Monday, September 27, was an important day in New York State and its fight against the coronavirus. The deadline for teachers in the public system – the most comprehensive in the country – to provide proof of vaccination with at least one dose, under the mandate issued last month by the city’s Democratic mayor Bill de Blasio. But the medical or religious reluctance of some of the teachers, along with the vigorous action of the unions that represented them, delayed and complicated the process.
In a presumably final ruling, a three-judge court ruled today that the mandate mandating vaccination must be applied to be able to operate in public centers in New York City, which has been blocked by an appeals court since last Friday. That is, the compulsory vaccination of more than 150,000 public school employees will go ahead as planned, or the rebels will face cuts in their salaries. The three judges’ ruling comes a few days earlier than expected, ending a court series that – at the request of teacher unions – has already registered two deferrals by both state and federal courts in recent weeks.
Municipal authorization is the strictest prescription yet directed at a professional group, and its sanction by the latter court could open the door to a much broader mandate for all local or state administration employees in the coming weeks. Last Monday, de Blasio noted that about 97% of center directors and 95% of teachers have received the vaccination, while the rate of vaccinations with at least one dose among school workers reaches 87%. About 8,000 employees of the city’s Department of Education were vaccinated this weekend before the ultimatum approached. De Blasio is for adults who work in centers only, as students are not required to have a vaccination to attend class, unlike cities like Los Angeles, which do.
The unions have urged Mayor de Blasio to extend the vaccination period, arguing that centers will not be able to deal with the expected shortage of teachers and staff that could result from the strict application of the mandate. There is a risk that the state, on another level of management, is facing up to New York’s hospital network. The governor, Katie Hochhol, expected this weekend to turn to the National Guard – a body of volunteer reserve soldiers – to mitigate the absence of all health workers who haven’t been vaccinated past today’s deadline. Democrat Hochul has also expressed its intention to call in unemployed, retired or other health workers to replace tens of thousands of workers who are likely to lose their jobs for not submitting vaccination proof on time. In a statement issued by her office, the governor raised the possibility of declaring a state of emergency to address the shortage of cadres and the emergency measures referred to to treat it.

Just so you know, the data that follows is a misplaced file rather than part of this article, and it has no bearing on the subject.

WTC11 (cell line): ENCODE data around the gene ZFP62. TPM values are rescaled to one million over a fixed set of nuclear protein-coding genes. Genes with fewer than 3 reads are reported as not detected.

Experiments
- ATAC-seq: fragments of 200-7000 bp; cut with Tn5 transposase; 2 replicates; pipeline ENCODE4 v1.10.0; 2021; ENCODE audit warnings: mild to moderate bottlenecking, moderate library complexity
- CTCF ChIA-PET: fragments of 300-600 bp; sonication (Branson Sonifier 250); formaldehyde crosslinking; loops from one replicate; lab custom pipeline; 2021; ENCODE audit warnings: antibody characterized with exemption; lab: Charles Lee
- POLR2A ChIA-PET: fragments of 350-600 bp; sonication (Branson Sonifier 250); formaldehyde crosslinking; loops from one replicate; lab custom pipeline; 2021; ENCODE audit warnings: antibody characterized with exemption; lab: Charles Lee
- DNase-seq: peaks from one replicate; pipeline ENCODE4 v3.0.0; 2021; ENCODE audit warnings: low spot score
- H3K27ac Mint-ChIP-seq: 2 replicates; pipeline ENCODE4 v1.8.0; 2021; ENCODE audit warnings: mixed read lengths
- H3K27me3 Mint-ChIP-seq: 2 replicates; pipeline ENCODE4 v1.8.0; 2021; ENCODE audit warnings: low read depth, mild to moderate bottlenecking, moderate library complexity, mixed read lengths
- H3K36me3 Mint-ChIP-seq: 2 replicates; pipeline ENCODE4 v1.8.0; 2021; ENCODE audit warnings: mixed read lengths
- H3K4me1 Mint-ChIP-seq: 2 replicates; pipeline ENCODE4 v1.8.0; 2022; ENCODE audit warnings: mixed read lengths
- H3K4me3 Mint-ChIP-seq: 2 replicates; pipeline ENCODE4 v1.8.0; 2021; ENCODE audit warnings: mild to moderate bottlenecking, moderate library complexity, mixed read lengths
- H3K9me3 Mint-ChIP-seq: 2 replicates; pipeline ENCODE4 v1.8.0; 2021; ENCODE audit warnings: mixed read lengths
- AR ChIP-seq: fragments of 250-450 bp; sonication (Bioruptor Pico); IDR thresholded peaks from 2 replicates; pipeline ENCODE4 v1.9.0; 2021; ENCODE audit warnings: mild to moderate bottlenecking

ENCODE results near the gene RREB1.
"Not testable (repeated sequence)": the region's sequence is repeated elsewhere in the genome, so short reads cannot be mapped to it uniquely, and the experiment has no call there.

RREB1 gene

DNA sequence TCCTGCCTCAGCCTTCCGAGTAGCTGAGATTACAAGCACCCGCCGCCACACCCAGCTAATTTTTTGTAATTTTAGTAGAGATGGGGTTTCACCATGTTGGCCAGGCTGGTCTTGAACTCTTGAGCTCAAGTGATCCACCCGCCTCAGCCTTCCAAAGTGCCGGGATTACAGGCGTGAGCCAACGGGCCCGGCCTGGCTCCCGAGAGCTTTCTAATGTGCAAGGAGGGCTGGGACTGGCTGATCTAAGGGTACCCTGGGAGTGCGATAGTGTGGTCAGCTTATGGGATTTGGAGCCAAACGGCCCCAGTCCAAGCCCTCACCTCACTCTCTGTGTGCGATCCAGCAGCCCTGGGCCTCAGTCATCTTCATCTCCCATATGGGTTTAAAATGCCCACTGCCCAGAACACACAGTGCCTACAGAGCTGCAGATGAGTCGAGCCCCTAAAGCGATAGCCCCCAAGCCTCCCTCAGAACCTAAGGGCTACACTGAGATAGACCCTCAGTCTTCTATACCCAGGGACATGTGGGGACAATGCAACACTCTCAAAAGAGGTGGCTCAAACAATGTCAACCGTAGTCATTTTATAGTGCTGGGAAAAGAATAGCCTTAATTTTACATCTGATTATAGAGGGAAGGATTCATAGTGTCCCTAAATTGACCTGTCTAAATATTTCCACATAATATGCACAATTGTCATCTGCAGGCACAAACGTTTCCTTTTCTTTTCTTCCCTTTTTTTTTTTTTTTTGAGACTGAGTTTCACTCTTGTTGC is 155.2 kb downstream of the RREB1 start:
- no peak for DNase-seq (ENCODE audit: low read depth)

On Monday, the mayor of New York indicated that he does not fear the prospect of massive absenteeism in the city, where vaccination rates are high, but in smaller towns in the state, it lags behind in immunization. process and forced to cut services or even postpone scheduled operations due to staff shortages. Meanwhile, hospitals are preparing to fire tens of thousands of staff who do not comply, due to medical reasons (such as allergies) or religious objections, with the mandate. This is the case, among other things, of the New York University Hospital Network, which has warned its workers that those who resist the vaccine will be “immediately suspended and awaiting dismissal.” The vaccination authorization for health workers was issued last month by the Ministry of Health.
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